In the exemplary embodiments described below, the functions of various devices of the system are described. Each device may include a processor (e.g., a computer processor) configured to perform the operative functions described herein. The processor can execute a computer program containing instructions recorded on a non-transitory computer-readable recording medium (e.g., a ROM, RAM, hard disk drive, optical memory, flash memory, etc.) of the device.

FIG. 1 shows an excerpt of a SA system for a substation of an electric power transmission system as an example of an industrial process control or automation system. The SA system includes a communication network 1, e.g., a station bus or a process bus extending beyond a single bay, and three Intelligent Electronic Devices (IEDs) or bay units 10, 20, 30 as exemplary network devices executing protection and control functions on behalf of a bay of the substation. A master clock device 2 or GPS receiver provides, for example, through Ethernet-based protocols such as IEEE1588, a system reference time to the IEDs and thus assures time synchronization of the protection and control functions configured on the IEDs.

In the context of the present disclosure, two different configurations are considered: (a) the normal configuration where the GPS signal is received and propagated to the SA system; and (b) the faulty configuration, where the GPS signal is missing or the master clock computer is down or disconnected from the communication network. Exemplary embodiments of the present are disclosure are based on an assumption is that the fault is transient, i.e. after a finite time the SA system will be back to the normal configuration. The switchback from a faulty to a normal configuration can occur due to the faulty configuration disappearing (e.g., GPS signal returning), or by a manual service exchanging/repairing the malfunctioning components.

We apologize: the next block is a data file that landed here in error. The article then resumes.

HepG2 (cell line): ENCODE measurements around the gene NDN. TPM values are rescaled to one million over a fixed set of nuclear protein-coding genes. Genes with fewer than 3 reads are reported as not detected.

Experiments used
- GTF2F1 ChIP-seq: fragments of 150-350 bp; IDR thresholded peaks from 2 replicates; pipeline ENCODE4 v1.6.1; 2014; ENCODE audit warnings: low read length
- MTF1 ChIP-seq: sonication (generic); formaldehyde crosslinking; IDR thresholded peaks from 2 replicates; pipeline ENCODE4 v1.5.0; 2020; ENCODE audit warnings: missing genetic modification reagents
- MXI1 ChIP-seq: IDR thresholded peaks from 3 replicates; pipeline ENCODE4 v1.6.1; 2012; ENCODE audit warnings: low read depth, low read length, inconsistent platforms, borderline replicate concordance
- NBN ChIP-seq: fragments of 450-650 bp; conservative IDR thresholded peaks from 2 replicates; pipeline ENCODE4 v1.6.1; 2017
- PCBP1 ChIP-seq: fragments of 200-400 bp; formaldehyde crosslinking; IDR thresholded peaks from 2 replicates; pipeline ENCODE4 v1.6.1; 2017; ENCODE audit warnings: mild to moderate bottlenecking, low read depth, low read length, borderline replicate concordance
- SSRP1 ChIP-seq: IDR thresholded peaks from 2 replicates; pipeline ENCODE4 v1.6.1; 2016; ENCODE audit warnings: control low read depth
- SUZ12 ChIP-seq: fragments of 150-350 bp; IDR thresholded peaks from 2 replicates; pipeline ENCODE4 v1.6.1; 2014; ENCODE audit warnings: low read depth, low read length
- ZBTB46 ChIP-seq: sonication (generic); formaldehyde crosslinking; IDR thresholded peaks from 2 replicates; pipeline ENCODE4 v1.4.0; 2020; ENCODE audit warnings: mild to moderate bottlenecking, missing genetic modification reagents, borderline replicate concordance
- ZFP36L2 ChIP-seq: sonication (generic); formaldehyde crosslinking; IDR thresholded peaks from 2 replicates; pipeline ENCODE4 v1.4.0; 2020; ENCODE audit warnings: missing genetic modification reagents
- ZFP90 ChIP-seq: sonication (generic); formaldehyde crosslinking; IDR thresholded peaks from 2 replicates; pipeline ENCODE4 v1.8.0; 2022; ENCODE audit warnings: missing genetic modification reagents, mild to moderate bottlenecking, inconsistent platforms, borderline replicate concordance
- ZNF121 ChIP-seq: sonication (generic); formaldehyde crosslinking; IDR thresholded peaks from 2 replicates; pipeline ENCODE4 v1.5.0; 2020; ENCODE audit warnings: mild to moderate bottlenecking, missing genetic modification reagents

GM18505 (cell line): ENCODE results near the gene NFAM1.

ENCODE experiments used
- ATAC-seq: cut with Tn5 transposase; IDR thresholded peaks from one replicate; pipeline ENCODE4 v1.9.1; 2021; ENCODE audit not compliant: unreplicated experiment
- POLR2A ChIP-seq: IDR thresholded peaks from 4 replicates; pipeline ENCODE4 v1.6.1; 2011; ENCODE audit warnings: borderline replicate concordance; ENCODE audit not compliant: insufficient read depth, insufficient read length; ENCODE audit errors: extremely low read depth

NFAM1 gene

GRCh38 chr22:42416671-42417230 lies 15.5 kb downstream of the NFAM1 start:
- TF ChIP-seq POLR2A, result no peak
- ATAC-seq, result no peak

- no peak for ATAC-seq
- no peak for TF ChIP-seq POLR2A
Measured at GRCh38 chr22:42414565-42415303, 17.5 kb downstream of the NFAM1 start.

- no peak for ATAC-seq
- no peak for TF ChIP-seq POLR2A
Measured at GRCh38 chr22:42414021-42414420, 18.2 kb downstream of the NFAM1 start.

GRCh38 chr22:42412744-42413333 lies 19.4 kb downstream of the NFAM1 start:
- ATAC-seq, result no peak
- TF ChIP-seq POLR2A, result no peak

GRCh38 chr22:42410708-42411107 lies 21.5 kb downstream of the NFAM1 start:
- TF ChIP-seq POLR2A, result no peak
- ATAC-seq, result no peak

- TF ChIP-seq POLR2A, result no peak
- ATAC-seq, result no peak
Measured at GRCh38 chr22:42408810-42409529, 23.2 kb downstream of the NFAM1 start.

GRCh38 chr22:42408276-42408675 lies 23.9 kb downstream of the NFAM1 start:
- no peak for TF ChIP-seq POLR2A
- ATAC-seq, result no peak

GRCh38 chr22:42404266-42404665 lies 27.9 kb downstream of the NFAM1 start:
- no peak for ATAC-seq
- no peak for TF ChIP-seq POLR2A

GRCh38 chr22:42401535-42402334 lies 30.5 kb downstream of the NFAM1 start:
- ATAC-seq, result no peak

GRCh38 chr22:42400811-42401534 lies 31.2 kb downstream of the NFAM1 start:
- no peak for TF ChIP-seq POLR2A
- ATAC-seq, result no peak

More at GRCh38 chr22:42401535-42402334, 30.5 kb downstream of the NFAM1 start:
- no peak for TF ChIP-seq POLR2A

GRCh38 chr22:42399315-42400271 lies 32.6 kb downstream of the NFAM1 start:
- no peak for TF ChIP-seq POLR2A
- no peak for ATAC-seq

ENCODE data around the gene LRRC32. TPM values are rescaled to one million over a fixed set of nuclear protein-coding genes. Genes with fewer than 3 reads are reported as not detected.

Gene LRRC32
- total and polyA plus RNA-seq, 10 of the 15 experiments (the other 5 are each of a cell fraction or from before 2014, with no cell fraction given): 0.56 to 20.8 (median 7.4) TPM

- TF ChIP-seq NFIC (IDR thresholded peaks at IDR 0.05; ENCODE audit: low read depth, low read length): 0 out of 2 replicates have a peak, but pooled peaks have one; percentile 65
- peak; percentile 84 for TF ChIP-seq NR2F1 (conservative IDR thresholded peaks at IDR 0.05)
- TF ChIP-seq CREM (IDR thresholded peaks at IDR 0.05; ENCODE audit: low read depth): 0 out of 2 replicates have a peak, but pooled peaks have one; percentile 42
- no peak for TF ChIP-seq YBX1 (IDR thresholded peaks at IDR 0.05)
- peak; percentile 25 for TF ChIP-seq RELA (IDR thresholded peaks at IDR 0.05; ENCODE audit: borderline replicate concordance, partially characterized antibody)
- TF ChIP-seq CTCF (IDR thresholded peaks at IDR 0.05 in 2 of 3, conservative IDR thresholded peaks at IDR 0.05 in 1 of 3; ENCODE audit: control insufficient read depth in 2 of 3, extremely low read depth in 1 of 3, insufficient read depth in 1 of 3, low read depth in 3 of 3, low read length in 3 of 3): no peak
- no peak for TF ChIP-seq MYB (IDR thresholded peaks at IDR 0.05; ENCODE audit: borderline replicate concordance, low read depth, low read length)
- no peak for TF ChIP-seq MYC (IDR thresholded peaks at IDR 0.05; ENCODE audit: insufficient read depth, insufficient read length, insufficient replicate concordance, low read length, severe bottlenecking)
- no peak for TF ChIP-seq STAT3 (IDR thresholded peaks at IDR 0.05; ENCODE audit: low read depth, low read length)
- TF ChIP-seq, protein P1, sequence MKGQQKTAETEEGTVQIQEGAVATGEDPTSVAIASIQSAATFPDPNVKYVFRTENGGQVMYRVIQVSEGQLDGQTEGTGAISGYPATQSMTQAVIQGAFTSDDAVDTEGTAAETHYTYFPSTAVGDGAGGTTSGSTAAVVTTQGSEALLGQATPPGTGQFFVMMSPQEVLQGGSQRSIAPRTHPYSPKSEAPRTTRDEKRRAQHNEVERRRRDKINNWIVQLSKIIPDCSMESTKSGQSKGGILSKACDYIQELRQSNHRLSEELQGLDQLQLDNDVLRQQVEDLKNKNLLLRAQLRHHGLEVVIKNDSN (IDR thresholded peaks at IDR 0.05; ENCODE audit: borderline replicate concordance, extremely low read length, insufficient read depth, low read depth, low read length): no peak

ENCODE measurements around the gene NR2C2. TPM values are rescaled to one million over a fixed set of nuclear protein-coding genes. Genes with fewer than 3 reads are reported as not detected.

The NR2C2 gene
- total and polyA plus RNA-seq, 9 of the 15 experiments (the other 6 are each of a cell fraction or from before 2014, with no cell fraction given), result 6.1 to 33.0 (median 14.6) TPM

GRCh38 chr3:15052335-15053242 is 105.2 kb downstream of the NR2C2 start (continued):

During the normal configuration, one or several of the connected devices including the grand master clock records its offset over several hours or days, for example. Once a new device is elected or designated to function as the transient master in the faulty configuration, the new device performs the normal tasks accomplished by any IEEE 1588 master, including specific distribution of time synchronization messages over the network. However, the transient master, whenever reading its own local time from the device's internal clock, will estimate an offset to the presently unavailable GPS clock and correct the time signal which is distributed to the slaves accordingly.

The offset estimation is based on the offset history and can be performed by way of a statistical approach, either computing an average offset or by identifying patterns out of the history data via a data mining analysis. The pattern is either periodical, e.g., a profile over 24 hours, and/or related to an environmental parameter, e.g., temperature. On the other hand, a probabilistic approach may be used in which the probability of each offset value is evaluated from the data history, and the most probable value is chosen. As with the computation of the statistical average, the prediction is performed only once. As a third and most accurate alternative, a time series prediction involves a model to forecast future events based on known past events. Details about the time series approach can be found in the article “Improving Reliability of IEEE 1588 in Electric Substation Automation” by Jean-Charles Tournier and Xiao Yin, presented at the International IEEE Symposium on Precision Clock Synchronization for Measurement, Control and Communication, IEEE ISPCS 2008, Ann Arbor, Mich., USA, September 2008, the disclosure of which is incorporated herein by way of reference.

FIG. 2 depicts the evolution of the final offset e for each of the three prediction techniques (time series, statistical, probabilistic) as a function of the prediction horizon. The time series based prediction always performs better than the two other ones by a factor of 10 (for a horizon prediction of 20 seconds) to 100 (for a horizon prediction of 28800 seconds).